Logical problems with nonmonotonicity
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A few years ago, believing that human thinking is nonmonotonic, I tried to reconstruct a nonmonotonic reasoning by application of two monotonic procedures. I called them “step forward” and “step backward” (see ). The first procedure is just a consequence operation responsible for an extension of the set of beliefs. The second one, defined on the base of the logic of falsehood reconstructed for the given logic of truthfulness, is responsible for a reduction of the set of beliefs. Both procedures taken together were successfully verified by using so-called AGM (see ), postulates for expansion, contraction and revision formulated by Alchourrón, Gärdenfors and Makinson (e.g. ). Reasoning composed of the mutual application of both procedures seemed to be quite natural for modeling our thinking. At that time, I supposed that it should be nonmonotonic but I was wrong. It turned out impossible to satisfy a definition of the nonmonotonic inference by reasoning composed both steps. To understand why this is impossible, I began to analyze how nonmonotonicity is obtainable in some well-known cases in the literature. I analyzed the problem from two points of view: (1) non-formal examples for nonmonotonicity and (2) formal constructions of nonmonotonic operations/relations. The result of those investigations was astonishing: none of the considered by me cases of nonmonotonicity belonging to point (1) and almost none belonging to (2) satisfies the definition of nonmonotonic inference. Arguments against the nonmonotonic character of well-known examples for nonmonotonicity of human thinking are more precisely presented in . I present them below an abbreviated version of them.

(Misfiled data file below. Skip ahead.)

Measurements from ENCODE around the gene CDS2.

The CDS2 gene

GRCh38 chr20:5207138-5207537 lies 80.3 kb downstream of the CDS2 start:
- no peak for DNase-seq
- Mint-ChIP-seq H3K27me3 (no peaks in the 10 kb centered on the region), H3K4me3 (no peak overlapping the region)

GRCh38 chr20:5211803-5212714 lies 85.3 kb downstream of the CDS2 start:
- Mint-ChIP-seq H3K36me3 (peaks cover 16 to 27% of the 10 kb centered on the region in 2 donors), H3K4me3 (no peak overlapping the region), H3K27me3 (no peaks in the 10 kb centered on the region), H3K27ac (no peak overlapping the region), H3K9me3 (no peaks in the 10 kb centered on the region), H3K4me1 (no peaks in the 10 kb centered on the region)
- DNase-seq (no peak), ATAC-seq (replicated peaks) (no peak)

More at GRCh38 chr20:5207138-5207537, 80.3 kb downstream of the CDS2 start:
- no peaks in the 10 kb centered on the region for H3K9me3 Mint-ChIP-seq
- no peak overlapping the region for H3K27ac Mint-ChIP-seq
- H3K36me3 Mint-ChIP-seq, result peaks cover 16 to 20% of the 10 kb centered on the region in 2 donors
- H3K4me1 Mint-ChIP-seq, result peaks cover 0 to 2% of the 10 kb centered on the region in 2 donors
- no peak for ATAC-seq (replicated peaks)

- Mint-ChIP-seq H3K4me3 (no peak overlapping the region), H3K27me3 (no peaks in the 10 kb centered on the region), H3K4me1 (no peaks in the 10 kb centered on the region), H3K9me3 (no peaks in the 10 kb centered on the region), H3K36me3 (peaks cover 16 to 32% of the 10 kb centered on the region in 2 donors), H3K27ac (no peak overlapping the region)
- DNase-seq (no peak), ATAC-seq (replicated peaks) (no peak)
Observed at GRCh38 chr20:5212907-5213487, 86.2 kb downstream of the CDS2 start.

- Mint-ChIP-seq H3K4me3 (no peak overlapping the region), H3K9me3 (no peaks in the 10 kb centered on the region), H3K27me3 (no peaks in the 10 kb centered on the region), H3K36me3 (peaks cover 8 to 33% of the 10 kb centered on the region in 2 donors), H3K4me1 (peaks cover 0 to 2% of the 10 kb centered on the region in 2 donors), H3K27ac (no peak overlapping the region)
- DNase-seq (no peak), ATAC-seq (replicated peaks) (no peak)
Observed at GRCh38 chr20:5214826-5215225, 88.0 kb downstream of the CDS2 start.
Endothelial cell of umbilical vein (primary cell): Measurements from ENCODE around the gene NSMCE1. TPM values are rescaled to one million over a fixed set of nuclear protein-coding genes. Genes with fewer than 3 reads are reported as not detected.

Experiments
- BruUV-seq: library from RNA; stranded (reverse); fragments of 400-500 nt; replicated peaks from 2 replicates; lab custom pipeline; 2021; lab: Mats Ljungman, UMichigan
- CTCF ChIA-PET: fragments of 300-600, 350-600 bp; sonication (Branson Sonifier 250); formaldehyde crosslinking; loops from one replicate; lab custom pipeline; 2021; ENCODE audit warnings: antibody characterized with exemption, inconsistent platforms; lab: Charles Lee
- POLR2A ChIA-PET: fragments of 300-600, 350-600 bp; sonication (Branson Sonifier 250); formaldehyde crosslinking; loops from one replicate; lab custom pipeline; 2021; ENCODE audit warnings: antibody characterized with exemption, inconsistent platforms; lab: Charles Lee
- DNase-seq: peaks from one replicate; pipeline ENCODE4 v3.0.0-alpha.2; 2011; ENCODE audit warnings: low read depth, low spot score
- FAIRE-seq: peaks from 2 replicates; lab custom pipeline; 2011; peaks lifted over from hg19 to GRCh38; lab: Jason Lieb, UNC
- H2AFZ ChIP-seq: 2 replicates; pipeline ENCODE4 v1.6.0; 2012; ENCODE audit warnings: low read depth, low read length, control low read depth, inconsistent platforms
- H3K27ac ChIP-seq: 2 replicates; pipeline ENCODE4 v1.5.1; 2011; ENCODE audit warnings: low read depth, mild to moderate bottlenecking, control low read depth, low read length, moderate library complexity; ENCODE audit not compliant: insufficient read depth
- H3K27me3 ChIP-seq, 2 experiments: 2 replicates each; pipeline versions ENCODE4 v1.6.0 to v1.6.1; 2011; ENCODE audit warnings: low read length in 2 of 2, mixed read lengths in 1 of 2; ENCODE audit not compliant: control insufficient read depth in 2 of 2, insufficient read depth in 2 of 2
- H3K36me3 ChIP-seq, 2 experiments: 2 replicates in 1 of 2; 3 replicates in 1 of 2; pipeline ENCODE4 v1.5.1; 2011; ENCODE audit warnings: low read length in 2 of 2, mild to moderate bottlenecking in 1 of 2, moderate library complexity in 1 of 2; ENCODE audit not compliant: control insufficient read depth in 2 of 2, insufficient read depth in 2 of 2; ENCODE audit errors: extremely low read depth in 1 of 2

- Alchourron, C., P. Gärdenfors and D. Makinson, “On the logic of theory change: contraction functions and their associated revision functions”, Theoria, 48 (1985): 4–37. DOI: 10.1111/j.1755-2567.1982.tb00480.x
- Gabbay, Dov M., C.J. Hogger and J.A. Robinson, Handbook of Logic in Artificial Intelligence and Logic Programming, Volume 3, Clarendon Press, Oxford, 1994.
- Ginsberg, Matthew L., “AI and nonmonotonic reasoning”, pages 1–33 in .
- Łukowski, Piotr, “A formalisation of the “step forward — step backward” reasoning”, Anales del Seminario de Historia de la Filosofia, 18 (2001): 109–124.
- Łukowski, Piotr, “The procedures for belief revision”, pages 249–268 in Towards Mathematical Philosophy, Trends in Logic 28, Springer, 2009.
- Łukowski, Piotr, “Is human reasoning really nonmonotonic?”, Logic and Logical Philosophy, 22 (2013): 63–73. DOI: 10.12775/LLP.2013.004
- Poole, David, “Default logic”, pages 189–215 in .
- Makinson, David, “General patterns in nonmonotonic reasoning”, pages 35–110 in .
- Makinson, David, Bridgges from Classical to Nonmonotonic Logic, Text In Computing, Vol. 5, published by King’s College, 2005.
- Shoham, Y., Reasoning About Change, MIT Press, Cambridge, USA 1988.
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